"And Moses said unto God, Behold, when I come unto the children of Israel, and shall say unto them, The God of your fathers has sent me unto you; and they shall say to me, What is His name? What shall I say unto them?" (v. 13). Let us not be too quick to condemn Moses here—the Lord did not! This was no small difficulty for Moses. No visible presence would accompany him. He was to go alone to the enslaved Hebrews and present himself as the Divinely-sent deliverer. He was to tell them that the God of their fathers had promised to free them. But, as we shall see later, this was not likely to make much impression upon a people who were, most of them at least, sunk in the idolatries of the Egyptians. He felt that they would quickly want to know, Who is this God? What is His character? Prove to us that He is worthy of our confidence. And does not a similar difficulty arise before us! We go forth to tell lost sinners of a God they have never seen. In His name we bid them trust. But cannot we anticipate the response—"Show us the Father, and it suffices us" is still, in substance, the demand of the doubting heart. Moses felt this difficulty; and so do we.

"And God said unto Moses, I AM THAT I AM: and He said, Thus shall you say unto the children of Israel, I AM has sent me unto you" (v. 14). At first sight this may strike us as strange and mysterious, yet a little reflection should discover its profound suggestiveness to us. "I am" is the great Jehovistic name of God. Dr. Pentecost says, "It contains each tense of the verb 'to be', and might be translated, I was, I am, and I shall always continue to be." The principle contained in this word of Jehovah to Moses contains timely instruction for us. We are to go forth declaring the name and nature of God as He has been revealed. No attempts are to be made to prove His existence; no time should be wasted with men in efforts to reason about God. Our business is to proclaim the Being of God as He has revealed Himself in and through Jesus Christ. The "I am" of the burning bush now stands fully declared in the blessed Person of our Savior who said, "I am the bread of life", "I am the good Shepherd", "I am the door." "I am the light of the world", "I am the way, the truth and the life", "'I am the resurrection and the life", "I am the true vine. He is the eternal "I am"—"the Same, yesterday, and today, and forever."

"And God said unto Moses, I AM THAT I AM: and He said, Thus shall you say unto the children of Israel, I AM has sent me unto you" (v. 14). There is a depth here which no finite mind can fathom. "I am that I am" announced that the great God is self-existent, beside whom there is none else. Without beginning, without ending, "from everlasting to everlasting" He is God. None but He can say "I am that I am"—always the same, eternally changeless. The apostle Paul could say "By the grace of God I am what I am"—what grace has made me, but he could not say "I am that I am."

"And God said moreover unto Moses, Thus shall you say unto the children of Israel, The Lord God of your fathers, the God of Abraham, the God of Isaac, and the God of Jacob, has sent me unto you: this is My name forever, and this is My memorial unto all generations" (v. 15). This was most blessed. Here was indeed something which ought to win the hearts of the Hebrews when Moses repeated it to them. The God of Abraham, Isaac and Jacob, was the God of sovereign grace, who had singled out these men from the mass of fallen humanity, and made them His high favorites. The God of Abraham, Isaac and Jacob, was the God of unconditional promise, who had pledged to give to them and their seed the land of Canaan for their inheritance. The God of Abraham, Isaac and Jacob, was the covenant-keeping God; for with Abraham God entered into solemn covenant, and with Isaac and Jacob He confirmed it. Note, also, the threefold repetition of God—"The God of Abraham, the God of Isaac, and the God of Jacob." Was there not here something more than a hint of the Holy Trinity!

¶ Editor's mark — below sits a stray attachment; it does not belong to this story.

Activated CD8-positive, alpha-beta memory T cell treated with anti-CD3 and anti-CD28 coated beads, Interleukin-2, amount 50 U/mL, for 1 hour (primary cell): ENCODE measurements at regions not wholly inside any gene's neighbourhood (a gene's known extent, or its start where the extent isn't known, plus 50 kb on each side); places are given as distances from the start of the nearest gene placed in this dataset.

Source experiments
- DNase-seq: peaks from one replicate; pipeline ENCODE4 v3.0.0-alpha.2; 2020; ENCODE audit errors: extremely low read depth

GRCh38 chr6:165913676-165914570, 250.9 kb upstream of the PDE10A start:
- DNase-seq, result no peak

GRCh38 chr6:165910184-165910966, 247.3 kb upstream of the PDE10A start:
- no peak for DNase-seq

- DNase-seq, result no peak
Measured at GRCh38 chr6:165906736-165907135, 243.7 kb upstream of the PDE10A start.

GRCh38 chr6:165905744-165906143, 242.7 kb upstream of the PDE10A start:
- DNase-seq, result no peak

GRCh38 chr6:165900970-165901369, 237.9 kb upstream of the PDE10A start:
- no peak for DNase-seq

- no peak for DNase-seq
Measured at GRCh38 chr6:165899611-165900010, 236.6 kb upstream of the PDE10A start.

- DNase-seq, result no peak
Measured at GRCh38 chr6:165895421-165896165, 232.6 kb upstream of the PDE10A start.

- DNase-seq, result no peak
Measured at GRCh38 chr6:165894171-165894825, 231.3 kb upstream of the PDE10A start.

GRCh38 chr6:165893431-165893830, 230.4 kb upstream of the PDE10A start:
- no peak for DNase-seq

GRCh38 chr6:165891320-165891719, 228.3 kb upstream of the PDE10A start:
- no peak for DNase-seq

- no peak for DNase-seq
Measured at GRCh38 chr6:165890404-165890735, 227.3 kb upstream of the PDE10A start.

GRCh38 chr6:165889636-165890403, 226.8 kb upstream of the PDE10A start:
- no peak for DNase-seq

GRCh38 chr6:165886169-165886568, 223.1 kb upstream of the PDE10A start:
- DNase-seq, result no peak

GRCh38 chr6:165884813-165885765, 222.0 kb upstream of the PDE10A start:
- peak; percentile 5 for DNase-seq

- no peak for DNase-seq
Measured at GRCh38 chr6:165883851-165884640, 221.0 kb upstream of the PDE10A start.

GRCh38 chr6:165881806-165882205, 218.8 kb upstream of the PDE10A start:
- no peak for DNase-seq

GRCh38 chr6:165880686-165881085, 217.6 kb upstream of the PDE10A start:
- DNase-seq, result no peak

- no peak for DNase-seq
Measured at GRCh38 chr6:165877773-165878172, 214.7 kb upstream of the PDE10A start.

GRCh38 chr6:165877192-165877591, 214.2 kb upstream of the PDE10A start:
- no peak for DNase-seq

In the remaining verses of Exodus 3 we learn how God further re-assured His servant by declaring what should be the results of his mission (see verses 16-22). And mark once more the positive terms used: "I will bring you up out of the affliction of Egypt . . .And they shall hearken to your voice . . . I am sure that the king of Egypt will not let you go . . .And I will smite Egypt with all My wonders . . . and I will give this people favor in the sight of the Egyptians." etc. Everything is definitely determined. There is no possibility of the Divine purpose failing. There are no contingencies; no 'I will do my part, if you do yours'. The Lord has sworn, "My counsel shall stand, and I will do all My pleasure" (Isaiah 46:10). Let this be the ground of our confidence. Though all the powers of evil array themselves against us, whatever God has called us to do will issue precisely as He has appointed. It is true that these promises of God to Moses were not made good in a day. It is true that there was much in the sequel to severely test the faith of Moses, before the children of Israel were delivered from Egypt. And it is also true that with two exceptions the six hundred thousand men who left Egypt perished in the wilderness, and thus Moses died without seeing the complete fulfillment of Israel's actually reaching the land flowing with milk and honey—for God's promises were made to Israel as a nation, not to any particular generation of that nation. Nevertheless, in the end, every word of Jehovah was made good. So, too, God may commission us to a work for Him, and we may die before the determined issue appears; but notwithstanding, the Divine purpose will be realized.